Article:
There have been many moments these last 8 months here in Yongchuan, China where I have wondered to myself what I was doing in China; why i chose to be here; what I gave up to be here; why I gave up those things; the good and the bad of my choices; am I facing my fears or running away from them or is it much simpler than all of this?

Although, I make lists, have dreams, write in journals, talk to others, think and analyse... I still don't really know the correct answers to the above questions... are there any wrong or right answers?

I feel that sometimes I don't understand my own choices (I am a go with the heart kind of gal) and feel like by putting myself in a situation where I have the luxury to make choices: life takes me on adventures and I go with it. It all seems wonderful and exciting on the outside and in the end it usually IS but it is not always an easy ride....Sometimes, I feel like someone else made the choice and I just said OK sounds like fun, I like adventure: I'm in and then I'm in:) and then I think about it.....

I think taking risks in life is a good thing and many good things come out of it, either before, throughout or afterwards... if nothing else it keeps me on my toes.. I feel I am happy and comfortable and then go make a choice and take a risk.
 For example: giving up my TOC job in Vancouver (which is a difficult and a positive step to achieving full time teacher work) to work in China, where life is very very different and the career not as assuring....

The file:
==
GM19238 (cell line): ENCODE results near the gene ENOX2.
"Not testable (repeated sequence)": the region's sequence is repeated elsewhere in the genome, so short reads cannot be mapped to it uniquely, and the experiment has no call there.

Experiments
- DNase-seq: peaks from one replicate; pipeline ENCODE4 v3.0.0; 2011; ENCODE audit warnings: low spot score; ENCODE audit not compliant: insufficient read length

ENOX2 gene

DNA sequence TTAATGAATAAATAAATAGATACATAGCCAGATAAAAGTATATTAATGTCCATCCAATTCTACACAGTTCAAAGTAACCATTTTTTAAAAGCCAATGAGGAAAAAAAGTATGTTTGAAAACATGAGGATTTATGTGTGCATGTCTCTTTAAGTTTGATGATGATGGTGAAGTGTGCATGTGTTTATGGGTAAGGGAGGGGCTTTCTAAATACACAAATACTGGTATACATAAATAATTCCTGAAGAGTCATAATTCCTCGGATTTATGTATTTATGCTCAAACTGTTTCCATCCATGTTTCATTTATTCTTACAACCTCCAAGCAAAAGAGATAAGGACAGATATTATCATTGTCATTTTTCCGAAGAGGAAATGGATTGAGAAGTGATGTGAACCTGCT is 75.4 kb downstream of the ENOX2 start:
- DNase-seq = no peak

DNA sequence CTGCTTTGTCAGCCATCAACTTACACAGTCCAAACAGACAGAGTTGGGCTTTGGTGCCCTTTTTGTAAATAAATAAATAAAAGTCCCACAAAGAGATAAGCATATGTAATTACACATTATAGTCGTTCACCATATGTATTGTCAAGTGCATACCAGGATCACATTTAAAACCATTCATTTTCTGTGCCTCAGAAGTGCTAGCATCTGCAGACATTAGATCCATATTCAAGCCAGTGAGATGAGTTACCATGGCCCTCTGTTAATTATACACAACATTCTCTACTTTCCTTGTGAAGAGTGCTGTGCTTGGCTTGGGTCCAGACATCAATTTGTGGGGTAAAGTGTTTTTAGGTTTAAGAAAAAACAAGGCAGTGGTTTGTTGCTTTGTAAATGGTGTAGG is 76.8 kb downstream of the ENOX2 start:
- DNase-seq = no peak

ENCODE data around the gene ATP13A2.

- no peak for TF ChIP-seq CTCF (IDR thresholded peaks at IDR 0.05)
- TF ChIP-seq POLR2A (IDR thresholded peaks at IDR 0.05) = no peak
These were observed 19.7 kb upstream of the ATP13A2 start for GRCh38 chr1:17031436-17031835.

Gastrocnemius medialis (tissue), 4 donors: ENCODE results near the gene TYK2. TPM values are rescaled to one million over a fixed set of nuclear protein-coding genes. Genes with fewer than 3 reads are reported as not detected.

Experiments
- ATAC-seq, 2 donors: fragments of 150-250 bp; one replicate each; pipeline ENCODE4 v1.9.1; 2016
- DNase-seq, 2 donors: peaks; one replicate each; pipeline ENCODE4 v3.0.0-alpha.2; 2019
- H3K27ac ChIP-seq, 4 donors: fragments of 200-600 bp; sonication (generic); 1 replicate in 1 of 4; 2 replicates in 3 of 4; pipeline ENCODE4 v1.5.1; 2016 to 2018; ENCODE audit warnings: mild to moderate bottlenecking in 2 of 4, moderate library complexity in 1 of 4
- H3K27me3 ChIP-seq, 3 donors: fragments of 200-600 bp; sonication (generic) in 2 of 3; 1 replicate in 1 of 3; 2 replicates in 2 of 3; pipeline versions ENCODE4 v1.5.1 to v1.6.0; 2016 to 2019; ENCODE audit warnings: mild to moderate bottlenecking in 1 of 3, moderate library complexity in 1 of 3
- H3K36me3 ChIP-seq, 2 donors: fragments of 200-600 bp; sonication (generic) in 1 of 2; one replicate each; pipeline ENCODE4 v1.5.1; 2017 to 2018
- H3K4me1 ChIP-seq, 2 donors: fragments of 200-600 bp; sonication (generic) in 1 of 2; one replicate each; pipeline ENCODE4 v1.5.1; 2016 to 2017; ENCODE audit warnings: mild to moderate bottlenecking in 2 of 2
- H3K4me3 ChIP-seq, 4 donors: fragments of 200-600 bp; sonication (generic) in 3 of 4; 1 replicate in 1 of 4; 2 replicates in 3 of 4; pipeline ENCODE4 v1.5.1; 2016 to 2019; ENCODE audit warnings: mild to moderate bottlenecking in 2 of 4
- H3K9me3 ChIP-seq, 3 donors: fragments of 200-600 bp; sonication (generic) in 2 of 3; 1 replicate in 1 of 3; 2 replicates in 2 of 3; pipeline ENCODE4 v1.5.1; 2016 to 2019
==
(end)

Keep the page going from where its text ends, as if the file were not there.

BUT I got a year of teaching under my belt. I am further aware of my abilities, my strengths and weaknesses as a teacher, and my interests and dislikes and feel infact I am moving closer to a career/job that fits ME.
I gave up an exciting beginning to an athletic career in a sport I love (SUP):  I have been trying to find this since I left gymnastics at age 17. I moved to a town with zero natural lakes and zero clean water.... I gave up trails, and mountain bikes, coffee shops, and a variety of amazing foods and some pretty awesome friends.... BUT I got to slackline amongst bamboos, run marathons in different parts of China, do a crossing in Thailand and meet fellow SUPers there, I got to teach SUP fit classes.I got to surf in China and Hong Kong,... and hike the chinese way, and sleep in monasteries. I learned about chinese food, chinese people, and chinese culture. I learned many things I didn't know before.
I may have sacrificed some things but gained other things and only I can choose and know what and wasn't worthwhile for me. I will be back to Vancouver and am excited to either explore new avenues or re connect with old ones. Nothing lost but much gained!